What it’s like to have Family in 3 Countries During Corona

The idea of jet setting is whimsical. We think of flying off into the sunset and landing in the most ideal place… the crystal clear waters of the Maldives. Maybe the snowy mountains of the Dolomites. For me, it was the white sands of the Sunshine Coast. 

After original visiting this little town when I was in university, I knew I was going to come back and live here. After doing a stint in Europe and a series of (fortunate) events, I ended up back here, and it was nothing short of a dream fulfilled. 

You see, I grew up in a family that travelled. And I’m not talking about mini road trip travelling (although we have done our share of those). I am talking, jump on a plane and leave the country travel. It’s one of the things I am incredibly grateful that my parents prioritised and instilled in my sisters and I. Having this larger worldview has changed my life in many ways… including opening the possibility of living somewhere other than America. It’s never been an issue because our family is so used to travelling overseas, we would still see each other plenty. And if there were ever an emergency, you just pay the extra for the next flight back.

And that has been all well and fine… until well, you guessed, Corona.

Around the time that I moved to Australia, mum and dad moved back to India. So with just my immediate family, we are in three countries on three different continents that require at LEAST a 9-18 hour flight to get remotely close to each other. While my family and I are close, we all are very independent, but that doesn’t change how hard the last year has been. Collectively, it feels as though there’s a cloud sitting over us. And not only because we haven’t been able to see each other but because we don’t know when we will get to see each other.

The last time I saw my family was at our wedding in July 2019. The rest of my family got together for Thanksgiving that year, and that’s the last anyone has been able to get together. For those who are unaware, Australia’s borders are shut, and it’s extremely difficult to obtain an exemption to bring people in. I’ve read countless stories of spouses being separate and even parents from children. On the opposite end, it is still difficult to obtain an exemption to leave Australia, and upon return, flight expenses are astronomical while also having to do a 2 week hotel quarantine where many do not receive fresh air or edible food. For the rest of the family, there has been different rules for America and India that have changed over the course of the year, but it was also a consideration of safety.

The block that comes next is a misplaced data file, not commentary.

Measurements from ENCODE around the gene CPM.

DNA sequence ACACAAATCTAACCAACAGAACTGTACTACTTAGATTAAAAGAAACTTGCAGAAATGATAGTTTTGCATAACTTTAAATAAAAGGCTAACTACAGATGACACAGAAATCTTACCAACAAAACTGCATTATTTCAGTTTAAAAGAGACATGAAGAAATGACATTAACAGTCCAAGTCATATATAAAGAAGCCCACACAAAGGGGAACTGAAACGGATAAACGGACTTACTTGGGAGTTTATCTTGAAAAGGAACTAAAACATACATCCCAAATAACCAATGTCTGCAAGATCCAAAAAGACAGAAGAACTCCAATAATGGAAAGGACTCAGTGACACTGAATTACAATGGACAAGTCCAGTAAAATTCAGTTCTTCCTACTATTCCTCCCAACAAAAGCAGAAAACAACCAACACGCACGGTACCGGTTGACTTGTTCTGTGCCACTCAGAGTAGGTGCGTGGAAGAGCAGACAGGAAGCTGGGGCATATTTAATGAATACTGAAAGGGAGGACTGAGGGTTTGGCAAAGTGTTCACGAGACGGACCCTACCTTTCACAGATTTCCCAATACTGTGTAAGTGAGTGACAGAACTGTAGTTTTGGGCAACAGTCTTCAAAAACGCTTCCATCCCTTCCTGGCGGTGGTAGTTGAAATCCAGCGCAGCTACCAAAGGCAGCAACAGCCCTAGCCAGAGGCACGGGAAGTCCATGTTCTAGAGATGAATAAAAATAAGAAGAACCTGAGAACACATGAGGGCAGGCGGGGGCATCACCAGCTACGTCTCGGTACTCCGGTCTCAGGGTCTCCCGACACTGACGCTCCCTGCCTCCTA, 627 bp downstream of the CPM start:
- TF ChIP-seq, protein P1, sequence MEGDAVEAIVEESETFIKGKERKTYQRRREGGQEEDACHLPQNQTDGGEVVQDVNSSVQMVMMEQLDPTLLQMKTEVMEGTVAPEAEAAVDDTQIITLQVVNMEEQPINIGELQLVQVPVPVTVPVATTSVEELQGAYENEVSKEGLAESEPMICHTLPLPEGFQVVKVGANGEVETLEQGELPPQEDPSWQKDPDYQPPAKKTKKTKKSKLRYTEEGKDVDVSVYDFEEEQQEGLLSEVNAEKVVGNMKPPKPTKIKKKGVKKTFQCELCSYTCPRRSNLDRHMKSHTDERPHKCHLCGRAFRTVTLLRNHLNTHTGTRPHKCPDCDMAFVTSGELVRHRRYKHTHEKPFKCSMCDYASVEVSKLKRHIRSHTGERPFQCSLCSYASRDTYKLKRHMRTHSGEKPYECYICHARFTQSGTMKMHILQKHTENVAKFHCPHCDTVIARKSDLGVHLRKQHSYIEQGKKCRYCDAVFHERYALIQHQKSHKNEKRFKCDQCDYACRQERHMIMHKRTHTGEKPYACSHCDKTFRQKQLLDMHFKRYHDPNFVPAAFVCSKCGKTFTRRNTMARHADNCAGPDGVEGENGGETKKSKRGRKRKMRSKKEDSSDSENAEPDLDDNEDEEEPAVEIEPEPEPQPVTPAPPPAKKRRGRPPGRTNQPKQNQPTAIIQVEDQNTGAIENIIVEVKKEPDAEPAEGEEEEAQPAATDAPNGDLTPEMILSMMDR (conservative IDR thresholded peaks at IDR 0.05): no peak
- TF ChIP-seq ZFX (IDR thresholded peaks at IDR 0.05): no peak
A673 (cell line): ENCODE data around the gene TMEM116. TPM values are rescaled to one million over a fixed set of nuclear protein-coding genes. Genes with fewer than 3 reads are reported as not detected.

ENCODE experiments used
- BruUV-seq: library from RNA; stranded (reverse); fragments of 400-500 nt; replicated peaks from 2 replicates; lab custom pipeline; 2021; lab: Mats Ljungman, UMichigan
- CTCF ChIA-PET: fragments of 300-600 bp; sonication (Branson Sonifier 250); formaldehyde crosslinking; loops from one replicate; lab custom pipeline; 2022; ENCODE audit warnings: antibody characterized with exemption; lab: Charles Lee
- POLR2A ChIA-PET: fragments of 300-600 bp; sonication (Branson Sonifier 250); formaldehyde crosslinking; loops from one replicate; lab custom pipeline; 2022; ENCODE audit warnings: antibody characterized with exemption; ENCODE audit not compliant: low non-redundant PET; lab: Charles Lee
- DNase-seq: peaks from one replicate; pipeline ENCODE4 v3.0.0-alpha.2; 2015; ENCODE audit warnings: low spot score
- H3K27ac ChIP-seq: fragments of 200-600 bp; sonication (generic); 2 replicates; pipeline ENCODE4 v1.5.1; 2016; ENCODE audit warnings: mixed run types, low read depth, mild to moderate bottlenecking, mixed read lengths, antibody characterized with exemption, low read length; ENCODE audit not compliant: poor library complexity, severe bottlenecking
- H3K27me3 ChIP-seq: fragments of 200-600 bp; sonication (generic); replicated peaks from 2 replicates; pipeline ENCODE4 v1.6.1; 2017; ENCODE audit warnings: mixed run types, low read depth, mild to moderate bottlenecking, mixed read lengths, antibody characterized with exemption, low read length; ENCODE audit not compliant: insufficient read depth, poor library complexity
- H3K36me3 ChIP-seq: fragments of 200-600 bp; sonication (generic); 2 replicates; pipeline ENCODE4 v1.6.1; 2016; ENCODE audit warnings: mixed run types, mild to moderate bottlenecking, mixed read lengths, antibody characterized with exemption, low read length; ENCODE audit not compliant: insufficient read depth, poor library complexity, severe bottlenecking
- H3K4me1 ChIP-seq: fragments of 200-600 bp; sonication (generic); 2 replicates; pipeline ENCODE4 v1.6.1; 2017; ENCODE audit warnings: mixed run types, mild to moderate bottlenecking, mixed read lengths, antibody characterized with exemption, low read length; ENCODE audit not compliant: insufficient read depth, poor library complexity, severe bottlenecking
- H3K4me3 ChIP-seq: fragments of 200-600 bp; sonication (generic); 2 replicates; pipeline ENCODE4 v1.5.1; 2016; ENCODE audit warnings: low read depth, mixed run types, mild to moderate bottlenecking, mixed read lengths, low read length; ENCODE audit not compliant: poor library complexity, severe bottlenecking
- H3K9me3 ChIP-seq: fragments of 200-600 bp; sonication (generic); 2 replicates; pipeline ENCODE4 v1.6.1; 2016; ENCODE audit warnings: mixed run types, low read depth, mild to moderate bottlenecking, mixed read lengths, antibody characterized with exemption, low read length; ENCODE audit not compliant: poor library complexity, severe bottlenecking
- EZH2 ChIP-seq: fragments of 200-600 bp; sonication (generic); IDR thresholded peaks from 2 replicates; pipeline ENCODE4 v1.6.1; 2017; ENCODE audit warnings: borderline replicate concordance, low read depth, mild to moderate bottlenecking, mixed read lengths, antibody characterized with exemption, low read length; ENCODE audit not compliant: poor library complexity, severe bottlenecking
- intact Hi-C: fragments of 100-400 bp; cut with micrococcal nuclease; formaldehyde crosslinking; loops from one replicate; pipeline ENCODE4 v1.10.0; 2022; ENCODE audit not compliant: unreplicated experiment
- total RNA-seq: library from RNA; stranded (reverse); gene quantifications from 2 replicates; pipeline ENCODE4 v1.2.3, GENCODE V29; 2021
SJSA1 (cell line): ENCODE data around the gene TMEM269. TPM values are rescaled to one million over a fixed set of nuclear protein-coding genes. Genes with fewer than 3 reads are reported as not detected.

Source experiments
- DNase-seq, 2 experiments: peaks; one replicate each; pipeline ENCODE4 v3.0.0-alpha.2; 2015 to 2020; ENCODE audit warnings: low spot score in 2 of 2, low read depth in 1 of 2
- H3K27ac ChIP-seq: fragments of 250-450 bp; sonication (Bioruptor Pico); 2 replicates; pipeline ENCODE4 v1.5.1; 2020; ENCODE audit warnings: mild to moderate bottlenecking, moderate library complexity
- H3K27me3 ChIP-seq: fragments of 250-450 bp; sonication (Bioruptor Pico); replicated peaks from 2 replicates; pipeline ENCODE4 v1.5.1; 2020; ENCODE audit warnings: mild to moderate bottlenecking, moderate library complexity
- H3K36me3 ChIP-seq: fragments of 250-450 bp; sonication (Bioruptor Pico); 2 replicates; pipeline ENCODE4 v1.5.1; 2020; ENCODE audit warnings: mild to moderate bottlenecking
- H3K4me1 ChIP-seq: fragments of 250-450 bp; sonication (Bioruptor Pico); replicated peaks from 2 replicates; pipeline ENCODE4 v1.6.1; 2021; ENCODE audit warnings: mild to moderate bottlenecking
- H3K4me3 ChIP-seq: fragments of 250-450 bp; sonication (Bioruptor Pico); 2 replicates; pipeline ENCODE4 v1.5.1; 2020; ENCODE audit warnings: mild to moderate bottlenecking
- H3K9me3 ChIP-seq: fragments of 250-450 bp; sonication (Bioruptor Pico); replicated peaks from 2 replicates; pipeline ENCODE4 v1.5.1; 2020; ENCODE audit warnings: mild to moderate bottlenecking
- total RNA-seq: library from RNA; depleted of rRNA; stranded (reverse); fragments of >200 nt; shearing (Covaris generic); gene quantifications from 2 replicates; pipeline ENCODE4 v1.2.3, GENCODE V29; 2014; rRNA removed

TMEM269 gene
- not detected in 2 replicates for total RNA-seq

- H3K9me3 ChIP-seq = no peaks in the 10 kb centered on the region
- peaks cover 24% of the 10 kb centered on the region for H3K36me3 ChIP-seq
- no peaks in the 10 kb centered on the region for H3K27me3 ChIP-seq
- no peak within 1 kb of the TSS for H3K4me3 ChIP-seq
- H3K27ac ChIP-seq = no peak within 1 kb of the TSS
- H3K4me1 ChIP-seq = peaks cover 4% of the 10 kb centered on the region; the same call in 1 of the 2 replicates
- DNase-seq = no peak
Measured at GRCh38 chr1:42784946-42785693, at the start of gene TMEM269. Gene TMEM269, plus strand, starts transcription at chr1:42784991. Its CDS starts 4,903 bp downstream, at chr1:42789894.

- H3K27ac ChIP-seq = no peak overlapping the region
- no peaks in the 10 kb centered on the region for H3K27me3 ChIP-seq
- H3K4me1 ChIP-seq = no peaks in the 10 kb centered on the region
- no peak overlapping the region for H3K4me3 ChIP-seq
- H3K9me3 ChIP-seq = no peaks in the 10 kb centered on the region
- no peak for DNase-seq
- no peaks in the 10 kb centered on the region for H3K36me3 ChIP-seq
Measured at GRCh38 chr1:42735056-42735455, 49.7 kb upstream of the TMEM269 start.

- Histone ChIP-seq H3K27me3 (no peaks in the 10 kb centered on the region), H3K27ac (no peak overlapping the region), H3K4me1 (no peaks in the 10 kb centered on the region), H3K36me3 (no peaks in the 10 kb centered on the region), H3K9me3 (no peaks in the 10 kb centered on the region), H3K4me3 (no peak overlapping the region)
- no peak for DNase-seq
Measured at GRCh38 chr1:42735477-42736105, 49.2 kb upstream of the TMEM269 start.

The past year has taken a toll on just about every person worldwide to some extent. I know here in Australia, I have so much to be grateful for, but I also know that my experience in being separated from my family is a very real thing that is hard. My immediate family, including Dan, are my rocks. They are my biggest supporters and encouragers. They are the ones who can get me fired up like nobody else, the ones who make me laugh the most, the ones who know me better than anyone else. They know what to say and when to say it. They know when to call me out on my crap and when I actually just need to cry. We are the farthest things from a perfect family, but I also wouldn’t trade any of them for the world. 

This year, we have Facetimed more than ever. It’s one of the most beautiful things that leaves me happiest- when we can somehow coordinate finding a time across three very different time zones. This year we have had to be creative in how we connect with each other. We have had to be intentional with talking to each other and letting each other in on our lives. Again, none of us have done it perfectly, and we have had our fair share of disagreements, but that doesn’t shake us. We are family. We have endured lots together, and not even Corona will change that.

Each of my family members have experienced a hell of a year… and I wouldn’t say in a good way. It feels as though every tough situation has been even tougher because we haven’t had the whole family there to weather it together. Because this whole blog is supposed to be about sharing real experiences, here we go… I had to face going through a miscarriage without my family here. I am incredibly thankful for Dan’s family and friends who were there, but it was one of the most painful parts of the whole experience. When I fell pregnant, I craved exact dishes that I had not eaten for years that my mum used to make. It was the small things like that which became the big things. When I found out we were going to miscarry, I went for a walk by myself. And my only wish is that my sisters could be there walking with me. But here I am, still standing.

Never before have I questioned why I moved to this country until this last year. I used to be Miss Independent, and this aspect of my life is one where I feel so incapable and feeble. It does feel like there is constantly an off feeling of knowing that we don’t know when we will see each other. Being completely honest, having family in countries across the world is usually a great thing, but this last year is has been one of the hardest things.

I am definitely a believer in the idea that everything happens for a reason, but I can’t say I have found one yet. I trust God is sovereign, but I also know sometimes life is hard and circumstances are completely out of our reach. I have to keep holding onto hope, even when it feels like I keep running out. As cheesy as it sounds, it’s a daily practice to be thankful for what I do have and to continue to look forward in anticipation of what a beautiful reunion it will be. Until that day, lots of Facetimes, lots of prayers and lots of anticipation.

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